Harold Benge Atlee

Photograph of H. B. Atlee Photograph of H. B. Atlee

Dr. Atlee was born in Pictou in 1890, received his early education in Annapolis Royal, and graduated from Dalhousie Medical School in 1911. At the age of 21, he was the youngest graduate in the medical school's history.

He spent a year in general practice followed by post-graduate studies in England. In 1914, he enlisted in the Royal Army Medical Corps and was awarded the Military Cross for gallantry by the end of WWI.  While stationed in Egypt, Atlee started writing fiction and essays as a means to pass the hot afternoons. He returned to England to complete his studies and was made a Fellow by the Royal College of Surgeons of Edinburgh.

Dr. Atlee returned to Halifax in 1921 and was appointed Professor and Chair of the first combined Department of Obstetrics and Gynaecology at Dalhousie. He was named Chief of Service at the Victoria General Hospital. The appointments of a young and relatively inexperienced physician surprised his colleagues. However, the Dean of Dalhousie's Faculty of Medicine, Dr. John Stewart, recommended and supported Dr. Atlee. Atlee remained at Dalhousie until his retirement in 1958.

As an active member of many professional associations, Dr. Atlee was a past president of the Nova Scotia Medical Society, the Canadian Society of Obstetrics and Gynaecology, and the Halifax Medical Society. He was named Honorary President of the Dalhousie Medical Alumni Association in 1968. Dr. Atlee passed away in 1978.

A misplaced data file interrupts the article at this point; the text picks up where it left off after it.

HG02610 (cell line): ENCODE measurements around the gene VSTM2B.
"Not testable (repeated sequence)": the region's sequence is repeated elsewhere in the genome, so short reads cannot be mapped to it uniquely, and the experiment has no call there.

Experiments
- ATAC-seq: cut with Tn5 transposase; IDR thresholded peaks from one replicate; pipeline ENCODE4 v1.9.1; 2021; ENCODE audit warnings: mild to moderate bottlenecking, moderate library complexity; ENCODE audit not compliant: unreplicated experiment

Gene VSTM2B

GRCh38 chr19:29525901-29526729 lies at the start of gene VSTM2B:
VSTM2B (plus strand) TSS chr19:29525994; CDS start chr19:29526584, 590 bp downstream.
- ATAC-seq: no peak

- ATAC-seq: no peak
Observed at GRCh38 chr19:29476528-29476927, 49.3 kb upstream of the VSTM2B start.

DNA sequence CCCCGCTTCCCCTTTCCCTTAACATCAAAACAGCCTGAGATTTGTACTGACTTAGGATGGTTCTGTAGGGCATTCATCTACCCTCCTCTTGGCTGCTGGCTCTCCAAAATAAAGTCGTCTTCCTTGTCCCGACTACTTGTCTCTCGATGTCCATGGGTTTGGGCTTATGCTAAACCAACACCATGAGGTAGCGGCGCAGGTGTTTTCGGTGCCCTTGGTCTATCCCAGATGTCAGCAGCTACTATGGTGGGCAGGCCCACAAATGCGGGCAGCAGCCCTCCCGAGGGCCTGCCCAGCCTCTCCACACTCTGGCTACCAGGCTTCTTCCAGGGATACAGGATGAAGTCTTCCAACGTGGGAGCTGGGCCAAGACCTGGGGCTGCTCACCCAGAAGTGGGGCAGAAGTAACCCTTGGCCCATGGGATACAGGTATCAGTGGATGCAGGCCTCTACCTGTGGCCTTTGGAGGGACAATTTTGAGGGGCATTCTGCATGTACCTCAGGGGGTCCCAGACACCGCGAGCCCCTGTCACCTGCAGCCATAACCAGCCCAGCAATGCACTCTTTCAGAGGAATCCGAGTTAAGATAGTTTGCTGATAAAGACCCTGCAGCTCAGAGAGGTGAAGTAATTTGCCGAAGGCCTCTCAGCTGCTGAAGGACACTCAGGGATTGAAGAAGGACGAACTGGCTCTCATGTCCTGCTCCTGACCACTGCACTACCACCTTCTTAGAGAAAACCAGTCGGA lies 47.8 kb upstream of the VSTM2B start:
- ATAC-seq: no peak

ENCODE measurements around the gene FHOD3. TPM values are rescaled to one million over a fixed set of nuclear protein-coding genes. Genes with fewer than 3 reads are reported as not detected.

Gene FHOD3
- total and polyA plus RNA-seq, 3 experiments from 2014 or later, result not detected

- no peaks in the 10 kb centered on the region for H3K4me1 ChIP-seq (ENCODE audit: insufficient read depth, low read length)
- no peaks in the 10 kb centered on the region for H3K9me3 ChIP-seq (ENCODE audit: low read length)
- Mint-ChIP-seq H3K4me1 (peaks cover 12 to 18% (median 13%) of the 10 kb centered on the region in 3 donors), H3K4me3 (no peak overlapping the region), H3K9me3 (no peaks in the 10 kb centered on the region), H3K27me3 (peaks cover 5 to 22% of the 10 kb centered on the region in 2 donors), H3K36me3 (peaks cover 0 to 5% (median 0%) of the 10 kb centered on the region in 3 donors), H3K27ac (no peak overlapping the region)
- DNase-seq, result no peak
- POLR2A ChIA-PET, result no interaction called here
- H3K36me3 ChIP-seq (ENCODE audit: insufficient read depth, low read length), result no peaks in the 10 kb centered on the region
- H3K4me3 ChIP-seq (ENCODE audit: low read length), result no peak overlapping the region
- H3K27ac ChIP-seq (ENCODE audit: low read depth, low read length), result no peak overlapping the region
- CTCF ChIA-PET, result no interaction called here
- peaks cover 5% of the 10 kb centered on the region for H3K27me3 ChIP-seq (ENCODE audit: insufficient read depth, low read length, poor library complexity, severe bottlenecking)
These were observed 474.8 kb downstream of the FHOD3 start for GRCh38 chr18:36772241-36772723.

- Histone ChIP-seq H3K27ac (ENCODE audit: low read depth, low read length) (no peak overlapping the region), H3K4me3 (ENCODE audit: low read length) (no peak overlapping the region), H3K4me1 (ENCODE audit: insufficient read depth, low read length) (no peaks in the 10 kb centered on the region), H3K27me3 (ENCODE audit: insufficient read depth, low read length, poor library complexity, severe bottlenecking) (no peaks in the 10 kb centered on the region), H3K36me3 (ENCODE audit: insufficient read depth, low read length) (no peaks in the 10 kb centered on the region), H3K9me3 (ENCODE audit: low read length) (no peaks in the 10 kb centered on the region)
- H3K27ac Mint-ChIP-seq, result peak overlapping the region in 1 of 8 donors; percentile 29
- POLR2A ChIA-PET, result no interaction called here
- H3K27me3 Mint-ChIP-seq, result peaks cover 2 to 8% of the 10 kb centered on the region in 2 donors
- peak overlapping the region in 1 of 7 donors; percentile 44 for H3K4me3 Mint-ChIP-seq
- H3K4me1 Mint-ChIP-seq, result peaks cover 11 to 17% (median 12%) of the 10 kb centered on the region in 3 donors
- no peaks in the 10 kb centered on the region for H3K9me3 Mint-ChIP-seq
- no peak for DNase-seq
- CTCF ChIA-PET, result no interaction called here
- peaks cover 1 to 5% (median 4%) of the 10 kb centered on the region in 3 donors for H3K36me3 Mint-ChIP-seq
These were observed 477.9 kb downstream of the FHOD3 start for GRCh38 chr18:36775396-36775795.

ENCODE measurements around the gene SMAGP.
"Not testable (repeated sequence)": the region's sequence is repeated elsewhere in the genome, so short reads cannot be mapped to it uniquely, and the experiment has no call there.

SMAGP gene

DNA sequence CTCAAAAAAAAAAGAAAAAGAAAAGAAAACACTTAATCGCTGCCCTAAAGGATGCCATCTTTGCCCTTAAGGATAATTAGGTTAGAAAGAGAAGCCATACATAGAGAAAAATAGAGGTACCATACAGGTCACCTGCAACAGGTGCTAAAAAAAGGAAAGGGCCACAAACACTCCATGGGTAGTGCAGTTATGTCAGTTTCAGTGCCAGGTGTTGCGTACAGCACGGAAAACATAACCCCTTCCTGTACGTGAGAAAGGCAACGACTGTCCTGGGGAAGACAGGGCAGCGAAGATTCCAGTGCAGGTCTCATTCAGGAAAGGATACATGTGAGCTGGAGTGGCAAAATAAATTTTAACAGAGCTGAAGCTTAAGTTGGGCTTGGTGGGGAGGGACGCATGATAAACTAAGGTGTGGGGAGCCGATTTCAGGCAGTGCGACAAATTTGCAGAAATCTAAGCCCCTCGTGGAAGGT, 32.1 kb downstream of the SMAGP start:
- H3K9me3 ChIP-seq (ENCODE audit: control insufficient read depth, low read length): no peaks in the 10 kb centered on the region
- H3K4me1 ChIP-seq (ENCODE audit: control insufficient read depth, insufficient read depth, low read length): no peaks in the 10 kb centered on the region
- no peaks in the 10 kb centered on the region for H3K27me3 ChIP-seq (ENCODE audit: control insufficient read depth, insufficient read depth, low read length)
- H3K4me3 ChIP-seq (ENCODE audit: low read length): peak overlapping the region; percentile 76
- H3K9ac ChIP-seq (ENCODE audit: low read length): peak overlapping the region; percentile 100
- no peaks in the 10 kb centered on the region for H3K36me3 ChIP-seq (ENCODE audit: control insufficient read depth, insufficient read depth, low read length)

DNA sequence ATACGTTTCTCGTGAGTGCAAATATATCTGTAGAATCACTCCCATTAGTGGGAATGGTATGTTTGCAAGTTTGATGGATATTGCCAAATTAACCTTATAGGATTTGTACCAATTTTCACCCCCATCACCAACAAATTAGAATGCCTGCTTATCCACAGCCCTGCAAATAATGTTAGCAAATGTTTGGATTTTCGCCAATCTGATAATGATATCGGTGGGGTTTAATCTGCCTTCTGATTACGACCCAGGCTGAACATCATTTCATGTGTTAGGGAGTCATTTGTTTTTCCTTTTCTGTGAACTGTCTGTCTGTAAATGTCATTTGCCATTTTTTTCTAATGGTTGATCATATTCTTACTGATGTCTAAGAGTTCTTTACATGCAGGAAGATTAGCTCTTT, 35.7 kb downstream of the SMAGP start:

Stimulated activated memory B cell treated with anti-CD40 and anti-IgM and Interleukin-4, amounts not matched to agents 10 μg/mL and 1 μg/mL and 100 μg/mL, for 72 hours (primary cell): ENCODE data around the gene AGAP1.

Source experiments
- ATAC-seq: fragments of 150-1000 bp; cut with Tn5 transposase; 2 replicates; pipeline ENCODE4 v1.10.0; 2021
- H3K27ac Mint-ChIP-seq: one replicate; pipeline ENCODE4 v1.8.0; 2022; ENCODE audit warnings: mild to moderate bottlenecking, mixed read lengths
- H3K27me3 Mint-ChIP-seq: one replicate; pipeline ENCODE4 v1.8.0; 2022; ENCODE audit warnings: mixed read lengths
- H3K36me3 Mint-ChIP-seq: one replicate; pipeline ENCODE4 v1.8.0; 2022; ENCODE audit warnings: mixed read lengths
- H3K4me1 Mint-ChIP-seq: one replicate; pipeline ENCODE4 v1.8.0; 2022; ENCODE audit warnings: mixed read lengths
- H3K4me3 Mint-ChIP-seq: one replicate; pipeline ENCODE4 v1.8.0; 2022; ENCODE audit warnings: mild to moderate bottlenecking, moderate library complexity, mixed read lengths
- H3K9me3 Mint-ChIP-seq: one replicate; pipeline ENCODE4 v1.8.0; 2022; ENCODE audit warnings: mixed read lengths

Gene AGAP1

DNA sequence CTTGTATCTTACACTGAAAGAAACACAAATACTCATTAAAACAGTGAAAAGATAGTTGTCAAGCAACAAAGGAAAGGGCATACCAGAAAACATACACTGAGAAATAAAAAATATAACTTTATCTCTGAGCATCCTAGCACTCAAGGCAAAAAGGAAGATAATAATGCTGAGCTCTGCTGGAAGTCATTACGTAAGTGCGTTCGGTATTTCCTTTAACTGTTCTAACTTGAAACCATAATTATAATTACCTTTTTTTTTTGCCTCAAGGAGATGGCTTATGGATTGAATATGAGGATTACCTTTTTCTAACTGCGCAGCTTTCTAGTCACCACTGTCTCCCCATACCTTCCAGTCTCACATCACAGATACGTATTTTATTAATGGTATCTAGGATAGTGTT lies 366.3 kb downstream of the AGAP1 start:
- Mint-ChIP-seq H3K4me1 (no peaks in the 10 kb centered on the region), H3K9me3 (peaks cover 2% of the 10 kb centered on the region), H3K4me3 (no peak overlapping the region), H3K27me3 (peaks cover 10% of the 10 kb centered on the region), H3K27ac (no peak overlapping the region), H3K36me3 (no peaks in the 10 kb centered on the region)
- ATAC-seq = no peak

Harold Benge Atlee

Graduating from medical school at the age of 21, Atlee was described by classmates as "the baby of the class"

Dalhousie Medical Football Team, 1907

Atlee participated in dramatics, music, and athletics as a student at Dalhousie Medical College, including the medical football team

H. B. Atlee, the writer

From 1917 onwards, Atlee was a prolific writer. Atlee wrote five medical textbooks and fifty-eight medical articles. In addition to his professional writing, Atlee wrote short stories and other material that he submitted to MacLean's and other periodicals. Under the aliases Benge Atlee and Ian Hope, Atlee wrote sweeping pulp stories with themes of war, adventure, sex, and romance. As his stories were well received, Atlee published a novel, entitled Black Feather, which unfortunately was not well reviewed and was commercially unsuccessful. Under the alias P.D.L., Atlee wrote an opinion column called “As I Was Saying” for the Halifax Chronicle, about politics, culture, and other topics. His columns were said to be blunt and forcefully written.

A list of stories written by Atlee can be found in the General Fiction Magazine Index, under the names Dr. Harold Benge Atlee and Ian Hope


n.a. “Harold Benge Atlee: teacher, hero and friend.” Canadian Medical Association Journal 120, no.12 (June 23, 1979): 1547-1587.

Mitchinson, Wendy. . “H.B. Atlee on Obstetrics and Gynaecology: A Singular and Representative Voice in 20th-Century Canadian Medicine.” Acadiensis: Journal of the Hirstory of the Atlantic Region 32, no.2 (2003, Spring/Printemps).

Oxorn, Harry. Harold Benge Atlee M.D.: A Biography. Hantsport, Nova Scotia: Lancelot Press, 1983.

The Lives of Dalhousie University, Volume Two, 1925-1980: The Old College Transformed